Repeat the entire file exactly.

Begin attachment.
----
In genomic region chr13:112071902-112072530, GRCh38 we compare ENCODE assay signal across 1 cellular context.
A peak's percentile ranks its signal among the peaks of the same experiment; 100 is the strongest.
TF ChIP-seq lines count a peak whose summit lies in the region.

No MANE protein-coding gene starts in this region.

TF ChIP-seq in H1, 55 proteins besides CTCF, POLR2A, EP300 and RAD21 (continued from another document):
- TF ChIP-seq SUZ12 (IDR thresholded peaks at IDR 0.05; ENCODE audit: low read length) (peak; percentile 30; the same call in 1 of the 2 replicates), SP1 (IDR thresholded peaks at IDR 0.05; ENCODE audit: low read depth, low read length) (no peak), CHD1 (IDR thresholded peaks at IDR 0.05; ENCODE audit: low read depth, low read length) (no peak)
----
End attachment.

In genomic region chr13:112071902-112072530, GRCh38 we compare ENCODE assay signal across 1 cellular context.
A peak's percentile ranks its signal among the peaks of the same experiment; 100 is the strongest.
TF ChIP-seq lines count a peak whose summit lies in the region.

No MANE protein-coding gene starts in this region.

TF ChIP-seq in H1, 55 proteins besides CTCF, POLR2A, EP300 and RAD21 (continued from another document):
- TF ChIP-seq SUZ12 (IDR thresholded peaks at IDR 0.05; ENCODE audit: low read length) (peak; percentile 30; the same call in 1 of the 2 replicates), SP1 (IDR thresholded peaks at IDR 0.05; ENCODE audit: low read depth, low read length) (no peak), CHD1 (IDR thresholded peaks at IDR 0.05; ENCODE audit: low read depth, low read length) (no peak)